- Kevin Seifert, NFL Nation
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It's too bad the networks can't flex-schedule press conferences. Because Chicago Bears general manager Phil Emery gave one of the most expansive and content-rich pressers in recent memory at a time -- New Years' morning -- when many Bears fans and perhaps some reporters were, uh, less than ideally equipped to provide rapt attention.
Emery provided a candid explanation for why he fired coach Lovie Smith after a 10-6 season, explained in unprecedented detail why he didn't address the Bears' offensive line last offseason, and was appropriately non-committal about the future of longtime franchise face Brian Urlacher.
Our friends at ESPNChicago.com have it all wrapped up on their Bears blog. I'm not sure I totally accepted Emery's explanation for the state of his offensive line -- essentially that he judged the acquisition of playmakers last winter to be more important considering the quality of line options available -- but that is a discussion over spilled milk. What's done is done there, and Emery will have more chances to address the line this winter.
What I thought was most important for the franchise was Emery's clear message of heightened expectations. In essence, Emery said that simply winning a lot of games -- as Smith did over the past nine years -- isn't good enough.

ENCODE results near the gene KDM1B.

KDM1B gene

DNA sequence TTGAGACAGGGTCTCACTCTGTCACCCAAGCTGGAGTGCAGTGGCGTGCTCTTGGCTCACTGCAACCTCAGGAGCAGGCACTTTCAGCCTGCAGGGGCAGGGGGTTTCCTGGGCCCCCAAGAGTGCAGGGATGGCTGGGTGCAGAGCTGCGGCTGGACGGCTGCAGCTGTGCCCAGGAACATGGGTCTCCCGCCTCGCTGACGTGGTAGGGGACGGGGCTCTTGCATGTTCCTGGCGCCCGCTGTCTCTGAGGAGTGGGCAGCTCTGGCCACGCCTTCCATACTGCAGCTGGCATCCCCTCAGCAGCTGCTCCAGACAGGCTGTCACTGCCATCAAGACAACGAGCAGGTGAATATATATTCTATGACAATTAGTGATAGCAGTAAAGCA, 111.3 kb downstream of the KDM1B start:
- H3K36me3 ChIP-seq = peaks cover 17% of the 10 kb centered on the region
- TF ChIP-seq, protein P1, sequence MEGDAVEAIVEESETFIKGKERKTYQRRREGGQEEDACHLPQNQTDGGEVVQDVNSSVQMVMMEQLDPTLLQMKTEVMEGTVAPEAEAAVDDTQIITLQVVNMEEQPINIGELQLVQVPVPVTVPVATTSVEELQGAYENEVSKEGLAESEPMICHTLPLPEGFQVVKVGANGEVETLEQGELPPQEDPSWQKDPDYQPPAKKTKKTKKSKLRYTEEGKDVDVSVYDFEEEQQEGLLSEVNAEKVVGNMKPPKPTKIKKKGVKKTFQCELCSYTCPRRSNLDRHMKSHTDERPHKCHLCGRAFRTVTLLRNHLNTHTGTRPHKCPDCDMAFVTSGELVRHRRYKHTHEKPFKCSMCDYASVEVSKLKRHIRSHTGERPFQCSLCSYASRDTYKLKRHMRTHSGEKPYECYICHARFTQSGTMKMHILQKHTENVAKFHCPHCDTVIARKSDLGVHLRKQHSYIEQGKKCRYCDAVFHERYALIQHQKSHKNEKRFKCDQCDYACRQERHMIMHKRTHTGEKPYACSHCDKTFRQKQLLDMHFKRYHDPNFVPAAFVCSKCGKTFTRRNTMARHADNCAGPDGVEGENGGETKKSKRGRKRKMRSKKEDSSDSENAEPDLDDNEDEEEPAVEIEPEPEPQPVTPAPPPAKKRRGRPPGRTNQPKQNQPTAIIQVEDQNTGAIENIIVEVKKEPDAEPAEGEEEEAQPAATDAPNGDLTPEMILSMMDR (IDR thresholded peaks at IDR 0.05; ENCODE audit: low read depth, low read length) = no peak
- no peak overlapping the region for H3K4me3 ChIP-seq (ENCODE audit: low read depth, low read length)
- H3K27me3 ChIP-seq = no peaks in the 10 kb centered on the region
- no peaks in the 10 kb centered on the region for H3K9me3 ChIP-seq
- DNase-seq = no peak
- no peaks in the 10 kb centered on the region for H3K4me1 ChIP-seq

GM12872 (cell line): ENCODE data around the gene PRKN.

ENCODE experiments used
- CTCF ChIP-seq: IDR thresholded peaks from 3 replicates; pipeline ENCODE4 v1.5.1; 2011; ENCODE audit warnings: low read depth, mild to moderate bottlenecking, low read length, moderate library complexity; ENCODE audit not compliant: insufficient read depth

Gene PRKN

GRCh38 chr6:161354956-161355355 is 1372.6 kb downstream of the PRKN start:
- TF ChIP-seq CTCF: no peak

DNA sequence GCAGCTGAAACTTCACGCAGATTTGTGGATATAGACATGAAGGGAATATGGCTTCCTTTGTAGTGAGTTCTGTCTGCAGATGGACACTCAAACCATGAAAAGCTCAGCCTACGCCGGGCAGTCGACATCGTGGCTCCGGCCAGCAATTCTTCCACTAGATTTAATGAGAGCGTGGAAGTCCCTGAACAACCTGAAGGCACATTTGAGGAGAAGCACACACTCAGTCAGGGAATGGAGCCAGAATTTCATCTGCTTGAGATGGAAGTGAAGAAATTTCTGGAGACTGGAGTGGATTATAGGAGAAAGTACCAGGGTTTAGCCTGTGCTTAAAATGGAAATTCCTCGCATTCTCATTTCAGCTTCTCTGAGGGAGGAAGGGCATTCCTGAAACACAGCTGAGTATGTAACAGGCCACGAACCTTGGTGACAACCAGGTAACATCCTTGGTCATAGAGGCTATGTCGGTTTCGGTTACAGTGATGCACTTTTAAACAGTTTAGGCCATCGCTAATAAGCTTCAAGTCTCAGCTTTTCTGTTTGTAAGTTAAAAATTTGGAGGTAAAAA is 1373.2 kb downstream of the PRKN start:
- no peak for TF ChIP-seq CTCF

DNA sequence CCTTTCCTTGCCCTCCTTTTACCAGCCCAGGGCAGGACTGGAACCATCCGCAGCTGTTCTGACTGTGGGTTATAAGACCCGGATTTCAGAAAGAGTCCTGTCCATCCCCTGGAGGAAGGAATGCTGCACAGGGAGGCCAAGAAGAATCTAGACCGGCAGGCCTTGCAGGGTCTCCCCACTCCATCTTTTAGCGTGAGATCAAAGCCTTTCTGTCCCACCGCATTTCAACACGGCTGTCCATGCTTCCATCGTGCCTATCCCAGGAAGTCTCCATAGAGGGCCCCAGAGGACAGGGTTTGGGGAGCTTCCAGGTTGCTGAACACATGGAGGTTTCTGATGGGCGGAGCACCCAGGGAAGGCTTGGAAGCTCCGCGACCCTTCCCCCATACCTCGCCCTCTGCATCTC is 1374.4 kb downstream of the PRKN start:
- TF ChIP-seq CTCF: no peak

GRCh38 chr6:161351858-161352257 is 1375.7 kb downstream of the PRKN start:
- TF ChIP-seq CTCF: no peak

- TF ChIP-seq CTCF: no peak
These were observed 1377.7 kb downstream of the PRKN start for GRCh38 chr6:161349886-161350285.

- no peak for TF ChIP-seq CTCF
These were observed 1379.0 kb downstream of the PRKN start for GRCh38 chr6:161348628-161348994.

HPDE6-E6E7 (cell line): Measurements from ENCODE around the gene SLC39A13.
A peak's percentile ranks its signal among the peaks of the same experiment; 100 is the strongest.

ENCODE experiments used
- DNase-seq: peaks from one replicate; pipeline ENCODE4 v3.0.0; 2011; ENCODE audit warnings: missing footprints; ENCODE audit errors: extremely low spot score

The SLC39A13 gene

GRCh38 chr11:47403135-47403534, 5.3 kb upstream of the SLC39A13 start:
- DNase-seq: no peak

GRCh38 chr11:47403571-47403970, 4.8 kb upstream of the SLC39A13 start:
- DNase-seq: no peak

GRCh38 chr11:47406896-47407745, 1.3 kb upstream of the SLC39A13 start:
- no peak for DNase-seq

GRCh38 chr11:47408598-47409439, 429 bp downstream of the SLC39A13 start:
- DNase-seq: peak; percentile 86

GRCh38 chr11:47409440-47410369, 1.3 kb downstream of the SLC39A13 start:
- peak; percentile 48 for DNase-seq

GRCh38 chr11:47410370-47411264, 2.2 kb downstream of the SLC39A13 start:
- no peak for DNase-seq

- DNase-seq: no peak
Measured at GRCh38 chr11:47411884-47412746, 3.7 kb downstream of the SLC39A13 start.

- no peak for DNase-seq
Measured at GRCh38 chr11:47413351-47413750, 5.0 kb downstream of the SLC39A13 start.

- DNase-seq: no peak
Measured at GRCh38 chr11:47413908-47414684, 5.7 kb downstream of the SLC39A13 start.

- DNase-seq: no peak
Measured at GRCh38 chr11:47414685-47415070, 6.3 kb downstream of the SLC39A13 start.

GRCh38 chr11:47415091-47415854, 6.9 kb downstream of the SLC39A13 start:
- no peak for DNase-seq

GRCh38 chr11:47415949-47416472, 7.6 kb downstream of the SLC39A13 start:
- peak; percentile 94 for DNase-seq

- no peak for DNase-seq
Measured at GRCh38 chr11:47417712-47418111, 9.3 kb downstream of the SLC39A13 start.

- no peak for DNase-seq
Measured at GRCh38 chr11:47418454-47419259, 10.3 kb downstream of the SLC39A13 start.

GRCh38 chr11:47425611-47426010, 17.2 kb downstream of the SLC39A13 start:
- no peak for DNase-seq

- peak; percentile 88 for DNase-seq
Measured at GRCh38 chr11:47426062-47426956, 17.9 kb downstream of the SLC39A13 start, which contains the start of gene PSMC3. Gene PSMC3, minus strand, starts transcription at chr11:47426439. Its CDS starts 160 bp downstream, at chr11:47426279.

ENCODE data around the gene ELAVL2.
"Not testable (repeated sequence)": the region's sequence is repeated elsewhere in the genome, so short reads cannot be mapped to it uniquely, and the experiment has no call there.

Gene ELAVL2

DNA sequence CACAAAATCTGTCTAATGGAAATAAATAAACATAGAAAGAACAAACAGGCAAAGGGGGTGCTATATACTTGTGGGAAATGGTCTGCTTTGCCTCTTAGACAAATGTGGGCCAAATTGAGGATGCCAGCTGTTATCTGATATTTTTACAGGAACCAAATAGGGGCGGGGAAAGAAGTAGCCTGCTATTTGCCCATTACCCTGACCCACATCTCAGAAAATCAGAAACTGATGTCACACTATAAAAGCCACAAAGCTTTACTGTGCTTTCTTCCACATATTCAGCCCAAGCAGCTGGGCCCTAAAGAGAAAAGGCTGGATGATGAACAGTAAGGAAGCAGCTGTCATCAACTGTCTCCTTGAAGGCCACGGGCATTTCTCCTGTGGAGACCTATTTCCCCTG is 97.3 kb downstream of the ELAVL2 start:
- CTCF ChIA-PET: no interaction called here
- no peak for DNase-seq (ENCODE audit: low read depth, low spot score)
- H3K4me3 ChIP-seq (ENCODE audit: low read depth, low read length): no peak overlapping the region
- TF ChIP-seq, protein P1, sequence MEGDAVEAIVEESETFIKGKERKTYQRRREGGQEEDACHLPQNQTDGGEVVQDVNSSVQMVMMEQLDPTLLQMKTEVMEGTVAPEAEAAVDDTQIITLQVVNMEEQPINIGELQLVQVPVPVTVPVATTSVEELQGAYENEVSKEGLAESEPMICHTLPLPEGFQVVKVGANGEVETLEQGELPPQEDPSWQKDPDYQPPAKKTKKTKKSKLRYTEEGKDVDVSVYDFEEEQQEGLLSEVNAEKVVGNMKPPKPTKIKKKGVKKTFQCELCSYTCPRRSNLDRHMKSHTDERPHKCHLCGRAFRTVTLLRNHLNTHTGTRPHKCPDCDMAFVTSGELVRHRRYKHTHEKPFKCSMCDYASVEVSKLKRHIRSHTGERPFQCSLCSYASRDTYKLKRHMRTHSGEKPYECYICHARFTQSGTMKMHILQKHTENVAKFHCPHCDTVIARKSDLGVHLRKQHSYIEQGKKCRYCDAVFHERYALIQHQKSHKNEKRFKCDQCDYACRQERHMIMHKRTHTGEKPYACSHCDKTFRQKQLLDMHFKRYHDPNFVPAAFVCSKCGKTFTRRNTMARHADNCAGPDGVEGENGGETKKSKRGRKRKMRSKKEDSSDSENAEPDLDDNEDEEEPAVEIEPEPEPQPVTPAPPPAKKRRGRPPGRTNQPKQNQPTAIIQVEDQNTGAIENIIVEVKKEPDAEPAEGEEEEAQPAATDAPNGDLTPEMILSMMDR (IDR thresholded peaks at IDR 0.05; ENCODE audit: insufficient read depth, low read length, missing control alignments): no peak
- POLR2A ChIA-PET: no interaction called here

"Our No. 1 goal always has to be to win championships," Emery said. "And to win championships, we must be in contention on a consistent basis. And to be in contention, we have to be in the playoffs on a consistent basis."
Smith had an 81-63 regular-season record, but missed the playoffs in five of the past six years. Emery specifically quoted that drought Tuesday. He bluntly said the Smith's offenses were too inconsistent over time, and implied Smith had enough time to fix them. "We searched for answers," Emery said.
There is a risk in firing a coach who has won consistently, if not at a championship level. The next guy might not be able to win at all. That's the primary argument we've heard from those who think Smith should have been retained. Tuesday, however, Emery made clear he isn't willing to settle for good coaching or even very good coaching. He wants the best.
A year after taking control of football operations, Emery has ended an era during which the Bears were lulled into accepting good years instead of great ones. Lovie Smith is a very good head coach. By firing him, and by definition implying that the next coach will be better, Emery has set a high bar for himself and the franchise. But if you're a Bears fan, would you want it any other way?
Related: ESPN's working list of candidates that Emery has reached out to interview now includes four men: Denver Broncos offensive coordinator Mike McCoy, Atlanta Falcons special teams coordinator Keith Armstrong, Tampa Bay Buccaneers offensive coordinator Mike Sullivan and Dallas Cowboys special teams coordinator Joe DeCamillis.